The workshops of the Llangollen Railway are using a new lathe from XYZ to machine parts for the iconic streamlined steam locomotive Sir Nigel Gresley.
The workshops provide maintenance for the Llangollen Railway’s own rolling stock as well as supporting other heritage railways around the UK and building brand new steam locomotives to order.
Like many such organisations it relies on donations, not only of cash and time, but also machine tools. However, when one particular project came up the decision was taken to invest in new machinery in the form of an XYZ SLX 425 ProTURN lathe.
The project in question was the restoration of the iconic streamlined A4 Class locomotive Sir Nigel Gresley. Built in 1937, the Sir Nigel Gresley holds the post-war steam speed record of 112 mph (180 km/h) which it achieved on 23 May 1959 while hauling a full train of passengers.
In its life it has had many overhauls, and the latest is taking place in full public view at the National Railway Museum in York by the Sir Nigel Gresley Locomotive Company Volunteers, except for its boiler, which has been stripped of its streamlining and transferred to Llangollen for refurbishment and re-certification.
As part of this boiler restoration the boiler stays must be replaced, these threaded shafts support and brace the metal walls of the firebox against the pressure (up to 250 psi) and are an important safety feature. As the boiler on the Sir Nigel Gresley requires 296 of these stays of various lengths with Whitworth threads on either end an upgrade from manual turning was deemed wise.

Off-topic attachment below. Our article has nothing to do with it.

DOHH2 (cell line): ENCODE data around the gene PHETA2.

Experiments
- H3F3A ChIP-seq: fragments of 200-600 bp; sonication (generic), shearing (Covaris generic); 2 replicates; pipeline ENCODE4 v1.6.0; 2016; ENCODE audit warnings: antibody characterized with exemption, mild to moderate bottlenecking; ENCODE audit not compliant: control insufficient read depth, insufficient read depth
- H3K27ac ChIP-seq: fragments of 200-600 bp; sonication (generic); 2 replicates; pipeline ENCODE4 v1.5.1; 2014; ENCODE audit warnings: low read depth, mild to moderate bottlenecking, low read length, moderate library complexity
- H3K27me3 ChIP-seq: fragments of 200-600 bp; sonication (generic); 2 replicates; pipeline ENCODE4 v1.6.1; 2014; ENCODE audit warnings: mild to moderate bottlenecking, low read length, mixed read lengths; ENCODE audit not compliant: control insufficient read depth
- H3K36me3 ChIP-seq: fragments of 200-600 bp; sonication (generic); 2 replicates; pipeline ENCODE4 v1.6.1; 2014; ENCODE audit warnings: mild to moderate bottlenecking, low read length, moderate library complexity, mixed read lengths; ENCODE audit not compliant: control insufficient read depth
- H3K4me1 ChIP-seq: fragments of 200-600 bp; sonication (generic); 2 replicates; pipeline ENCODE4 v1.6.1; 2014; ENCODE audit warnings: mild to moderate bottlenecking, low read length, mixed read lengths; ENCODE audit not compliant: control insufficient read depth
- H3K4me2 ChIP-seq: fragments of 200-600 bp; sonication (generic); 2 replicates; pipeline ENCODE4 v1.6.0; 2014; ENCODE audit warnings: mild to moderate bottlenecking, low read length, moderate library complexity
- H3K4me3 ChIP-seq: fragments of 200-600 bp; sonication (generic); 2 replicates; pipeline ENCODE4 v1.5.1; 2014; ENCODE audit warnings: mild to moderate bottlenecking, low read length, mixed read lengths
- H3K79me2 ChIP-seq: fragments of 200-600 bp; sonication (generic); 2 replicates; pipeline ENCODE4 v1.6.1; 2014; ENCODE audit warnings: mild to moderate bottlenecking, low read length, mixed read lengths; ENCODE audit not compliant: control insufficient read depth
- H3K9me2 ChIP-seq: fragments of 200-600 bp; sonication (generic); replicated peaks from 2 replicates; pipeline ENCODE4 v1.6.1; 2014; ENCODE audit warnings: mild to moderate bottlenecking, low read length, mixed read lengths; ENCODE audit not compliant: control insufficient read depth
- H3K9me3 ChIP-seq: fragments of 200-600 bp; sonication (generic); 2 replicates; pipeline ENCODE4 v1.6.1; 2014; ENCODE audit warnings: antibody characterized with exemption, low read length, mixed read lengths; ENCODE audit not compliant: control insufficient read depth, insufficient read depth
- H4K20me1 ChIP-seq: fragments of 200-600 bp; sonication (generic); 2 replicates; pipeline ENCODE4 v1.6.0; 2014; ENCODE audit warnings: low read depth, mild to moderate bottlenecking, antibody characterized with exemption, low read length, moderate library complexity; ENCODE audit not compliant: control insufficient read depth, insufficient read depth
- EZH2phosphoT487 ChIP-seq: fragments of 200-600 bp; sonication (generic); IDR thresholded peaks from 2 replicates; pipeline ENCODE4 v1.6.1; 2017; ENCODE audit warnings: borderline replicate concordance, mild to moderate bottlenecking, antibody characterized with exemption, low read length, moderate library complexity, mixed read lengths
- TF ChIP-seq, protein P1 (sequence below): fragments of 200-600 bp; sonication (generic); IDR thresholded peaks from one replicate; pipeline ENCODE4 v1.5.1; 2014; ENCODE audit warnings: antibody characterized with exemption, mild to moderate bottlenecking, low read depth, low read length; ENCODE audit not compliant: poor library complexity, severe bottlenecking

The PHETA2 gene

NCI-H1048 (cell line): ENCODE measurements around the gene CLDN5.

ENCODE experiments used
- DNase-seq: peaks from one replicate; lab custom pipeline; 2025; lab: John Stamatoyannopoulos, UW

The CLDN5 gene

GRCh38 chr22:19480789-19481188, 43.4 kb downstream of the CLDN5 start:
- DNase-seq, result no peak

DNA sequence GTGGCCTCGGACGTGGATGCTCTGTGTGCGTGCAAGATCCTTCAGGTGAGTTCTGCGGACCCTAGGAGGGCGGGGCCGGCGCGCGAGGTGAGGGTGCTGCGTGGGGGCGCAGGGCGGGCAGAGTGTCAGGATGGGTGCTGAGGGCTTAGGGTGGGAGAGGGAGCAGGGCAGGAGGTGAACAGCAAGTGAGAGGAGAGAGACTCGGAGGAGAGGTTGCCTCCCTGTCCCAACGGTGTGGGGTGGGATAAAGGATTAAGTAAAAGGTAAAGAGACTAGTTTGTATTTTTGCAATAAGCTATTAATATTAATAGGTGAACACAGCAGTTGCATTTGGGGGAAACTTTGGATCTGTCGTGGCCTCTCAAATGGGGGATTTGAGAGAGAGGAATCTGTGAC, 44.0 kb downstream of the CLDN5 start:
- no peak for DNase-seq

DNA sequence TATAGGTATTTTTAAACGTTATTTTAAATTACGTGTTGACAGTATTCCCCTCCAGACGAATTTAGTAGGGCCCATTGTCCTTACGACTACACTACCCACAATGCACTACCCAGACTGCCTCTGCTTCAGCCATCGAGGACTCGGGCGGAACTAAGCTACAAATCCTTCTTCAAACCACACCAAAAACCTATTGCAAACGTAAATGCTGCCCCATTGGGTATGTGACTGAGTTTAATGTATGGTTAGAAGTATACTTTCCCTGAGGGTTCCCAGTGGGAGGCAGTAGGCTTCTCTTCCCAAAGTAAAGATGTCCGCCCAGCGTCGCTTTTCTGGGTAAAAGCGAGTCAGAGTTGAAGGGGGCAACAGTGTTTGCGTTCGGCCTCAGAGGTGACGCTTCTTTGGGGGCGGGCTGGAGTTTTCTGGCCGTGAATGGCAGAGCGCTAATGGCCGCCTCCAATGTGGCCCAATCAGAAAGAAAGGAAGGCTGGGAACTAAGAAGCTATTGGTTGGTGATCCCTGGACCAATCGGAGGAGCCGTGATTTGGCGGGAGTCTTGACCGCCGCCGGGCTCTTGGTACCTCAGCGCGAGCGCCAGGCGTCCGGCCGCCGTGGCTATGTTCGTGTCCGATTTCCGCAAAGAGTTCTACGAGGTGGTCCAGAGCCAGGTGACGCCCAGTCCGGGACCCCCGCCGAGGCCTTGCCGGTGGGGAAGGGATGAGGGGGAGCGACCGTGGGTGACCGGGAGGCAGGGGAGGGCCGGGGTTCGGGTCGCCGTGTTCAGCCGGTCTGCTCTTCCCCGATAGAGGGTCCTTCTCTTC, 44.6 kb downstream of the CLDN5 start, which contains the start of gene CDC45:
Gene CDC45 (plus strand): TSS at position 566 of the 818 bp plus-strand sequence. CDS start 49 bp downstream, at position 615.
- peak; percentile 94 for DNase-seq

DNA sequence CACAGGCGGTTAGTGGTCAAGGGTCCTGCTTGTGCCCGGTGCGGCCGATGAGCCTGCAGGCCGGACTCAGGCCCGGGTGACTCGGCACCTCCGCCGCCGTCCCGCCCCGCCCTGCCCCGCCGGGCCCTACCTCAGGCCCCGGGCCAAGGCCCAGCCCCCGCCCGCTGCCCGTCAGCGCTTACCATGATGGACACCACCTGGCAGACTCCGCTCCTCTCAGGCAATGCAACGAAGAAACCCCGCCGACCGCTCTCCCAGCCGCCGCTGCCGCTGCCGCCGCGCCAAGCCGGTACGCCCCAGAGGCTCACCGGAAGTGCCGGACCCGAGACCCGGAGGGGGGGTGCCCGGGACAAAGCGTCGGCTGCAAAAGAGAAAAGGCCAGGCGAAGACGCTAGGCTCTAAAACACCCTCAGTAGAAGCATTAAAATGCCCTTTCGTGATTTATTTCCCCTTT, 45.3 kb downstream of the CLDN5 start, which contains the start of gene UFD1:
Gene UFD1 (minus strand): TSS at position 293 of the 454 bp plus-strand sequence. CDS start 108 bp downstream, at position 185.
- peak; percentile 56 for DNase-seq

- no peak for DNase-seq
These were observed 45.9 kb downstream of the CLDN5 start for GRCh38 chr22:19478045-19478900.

Llangollen Railway therefore took the decision to invest in an XYZ SLX 425 Proturn lathe with a 1.25 m between centre distanced length. A decision that is paying dividends as each boiler stay can now be machined complete in half the time that they previously took on a manual lathe. “The ProtoTRAK control makes life very easy as it guides you through everything, the TRAKing feature is very handy and the Do-One canned cycle feature in the control is extremely useful for machining features such as radii and chamfers. In addition to the easy conversational programming, we always use the Verify graphical system for added reassurance,” says machinist Michael O’Toole.
The ‘Do-One feature in the ProtoTRAK SLX control used on ProTURN lathes allows the operator to combine manual and CNC operation to create radii, tapers, fillets and repair threads. The operator simply inputs the angle or radii into the control and then by using the electronic handwheels can manually create the shape or form required. For one-off and low-volume batches this can generate significant time savings.
Photo courtesy of the Sir Nigel Gresley Locomotive Trust